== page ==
Analysis carried out by Westwood Global Energy Group (Westwood) shows that the number of floating production storage and offloading (FPSO) leases set to expire in 2022 is significantly higher than the yearly average of ~3 since 2015, with the potential of 30 units becoming available by end of 2022.
Westwood’s Global Floating Production Systems (FPS) report notes under a scenario where no contract extensions are taken on current leased FPSOs, 14 additional units would become available in 2022.
Alternatively, if all available extension options were taken, nine units would come off-contract adding to the 16 units currently awaiting upgrade or redeployment. Of those coming off contract in 2022, 36 percent are more than 40 years old and are potential candidates for scraping.
Mark Adeosun, senior analyst at Westwood, said: “This outlook uncovers a risk for FPS lease contractors such as BW Offshore and Modec who have recently enjoyed resurgent EPC activity but are now facing potentially significant backlog and revenue issues in the operations and maintenance part of their businesses.”
However, the analysis also highlights upside potential for E&Ps sitting on marginal reserves. These operators could take advantage of the current rebound in oil prices and FPSO availability to accelerate project sanctioning and in turn enjoy more cost-effective field development.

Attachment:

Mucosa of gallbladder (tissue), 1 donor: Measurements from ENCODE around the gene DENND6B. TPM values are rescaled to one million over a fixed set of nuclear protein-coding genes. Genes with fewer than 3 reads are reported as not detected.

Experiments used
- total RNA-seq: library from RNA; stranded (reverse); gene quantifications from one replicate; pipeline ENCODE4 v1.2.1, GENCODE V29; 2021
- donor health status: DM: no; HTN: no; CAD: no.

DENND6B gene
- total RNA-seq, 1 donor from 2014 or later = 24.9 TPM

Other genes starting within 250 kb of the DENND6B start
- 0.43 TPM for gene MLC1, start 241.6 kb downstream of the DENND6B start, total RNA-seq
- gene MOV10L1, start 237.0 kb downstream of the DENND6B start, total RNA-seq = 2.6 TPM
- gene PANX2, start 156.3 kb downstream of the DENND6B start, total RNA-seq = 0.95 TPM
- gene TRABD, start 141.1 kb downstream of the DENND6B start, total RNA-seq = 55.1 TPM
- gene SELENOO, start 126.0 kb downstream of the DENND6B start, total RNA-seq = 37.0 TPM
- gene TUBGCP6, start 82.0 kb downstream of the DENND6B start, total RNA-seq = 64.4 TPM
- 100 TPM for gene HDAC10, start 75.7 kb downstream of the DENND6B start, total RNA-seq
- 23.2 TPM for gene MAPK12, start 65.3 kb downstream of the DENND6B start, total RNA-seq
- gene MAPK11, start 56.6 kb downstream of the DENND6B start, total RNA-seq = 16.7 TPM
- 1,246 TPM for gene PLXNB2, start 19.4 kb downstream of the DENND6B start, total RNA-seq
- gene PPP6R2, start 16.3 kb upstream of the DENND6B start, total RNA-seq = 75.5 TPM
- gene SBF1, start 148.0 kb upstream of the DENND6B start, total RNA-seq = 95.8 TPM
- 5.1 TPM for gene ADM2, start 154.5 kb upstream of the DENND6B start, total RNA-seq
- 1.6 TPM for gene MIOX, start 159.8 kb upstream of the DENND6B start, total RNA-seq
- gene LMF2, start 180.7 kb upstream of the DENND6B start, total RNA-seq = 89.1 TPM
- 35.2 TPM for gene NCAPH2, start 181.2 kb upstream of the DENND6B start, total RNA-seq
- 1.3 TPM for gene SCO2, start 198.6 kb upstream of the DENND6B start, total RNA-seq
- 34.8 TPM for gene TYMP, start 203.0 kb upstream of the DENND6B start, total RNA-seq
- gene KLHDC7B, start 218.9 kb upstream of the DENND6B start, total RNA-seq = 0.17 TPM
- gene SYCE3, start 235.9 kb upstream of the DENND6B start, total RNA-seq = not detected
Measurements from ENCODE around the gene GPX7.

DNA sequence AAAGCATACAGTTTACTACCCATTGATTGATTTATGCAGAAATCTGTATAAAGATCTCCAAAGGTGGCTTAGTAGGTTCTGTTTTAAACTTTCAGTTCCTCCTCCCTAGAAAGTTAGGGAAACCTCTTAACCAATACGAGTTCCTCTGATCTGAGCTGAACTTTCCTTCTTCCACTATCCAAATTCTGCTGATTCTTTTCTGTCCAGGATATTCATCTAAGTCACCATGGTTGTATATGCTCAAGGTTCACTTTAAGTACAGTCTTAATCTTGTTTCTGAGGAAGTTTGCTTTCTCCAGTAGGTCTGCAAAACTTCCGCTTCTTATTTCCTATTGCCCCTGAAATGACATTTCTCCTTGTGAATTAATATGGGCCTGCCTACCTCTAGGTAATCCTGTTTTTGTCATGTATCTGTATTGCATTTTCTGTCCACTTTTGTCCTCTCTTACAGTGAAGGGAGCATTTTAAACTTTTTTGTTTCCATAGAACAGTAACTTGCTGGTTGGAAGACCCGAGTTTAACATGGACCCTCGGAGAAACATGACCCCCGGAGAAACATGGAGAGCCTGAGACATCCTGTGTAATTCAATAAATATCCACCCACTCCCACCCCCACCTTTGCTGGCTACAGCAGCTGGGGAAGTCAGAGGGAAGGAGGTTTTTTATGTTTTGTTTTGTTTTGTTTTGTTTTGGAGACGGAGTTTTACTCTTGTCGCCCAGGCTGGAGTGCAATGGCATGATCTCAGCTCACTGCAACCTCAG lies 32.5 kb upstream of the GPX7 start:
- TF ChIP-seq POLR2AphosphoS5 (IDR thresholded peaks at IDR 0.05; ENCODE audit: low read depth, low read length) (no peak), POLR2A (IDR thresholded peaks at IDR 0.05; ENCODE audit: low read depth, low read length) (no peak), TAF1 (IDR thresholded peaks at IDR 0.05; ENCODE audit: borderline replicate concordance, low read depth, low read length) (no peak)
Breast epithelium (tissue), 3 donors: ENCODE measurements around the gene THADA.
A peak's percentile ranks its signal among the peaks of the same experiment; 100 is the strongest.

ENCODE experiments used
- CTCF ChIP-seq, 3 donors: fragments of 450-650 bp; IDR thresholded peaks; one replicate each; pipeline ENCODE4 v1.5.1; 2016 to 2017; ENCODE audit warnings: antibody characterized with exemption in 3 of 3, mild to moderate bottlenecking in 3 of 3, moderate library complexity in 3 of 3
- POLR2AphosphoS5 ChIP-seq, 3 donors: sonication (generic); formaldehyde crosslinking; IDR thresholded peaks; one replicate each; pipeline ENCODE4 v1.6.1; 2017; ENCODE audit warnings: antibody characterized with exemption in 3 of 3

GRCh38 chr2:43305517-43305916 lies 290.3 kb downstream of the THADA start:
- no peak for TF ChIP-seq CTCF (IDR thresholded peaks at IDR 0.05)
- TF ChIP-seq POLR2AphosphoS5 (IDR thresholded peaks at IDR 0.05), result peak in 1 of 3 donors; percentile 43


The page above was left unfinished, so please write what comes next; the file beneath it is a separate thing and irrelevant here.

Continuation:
Adeosun continued: “There has been significant growth in FPS orders since 2016 and that improved market sentiment has translated into operators revisiting projects previously stalled by the 2020 oil price crash. We expect to see up to 17 FPS awards, valued at ~$18b over 2021, up 72 percent on our Q4 2020 outlook. This underlines the importance of near real-time data and analysis when market dynamics are moving rapidly to ensure you stay ahead of the competition.”
For more information visit www.westwoodenergy.com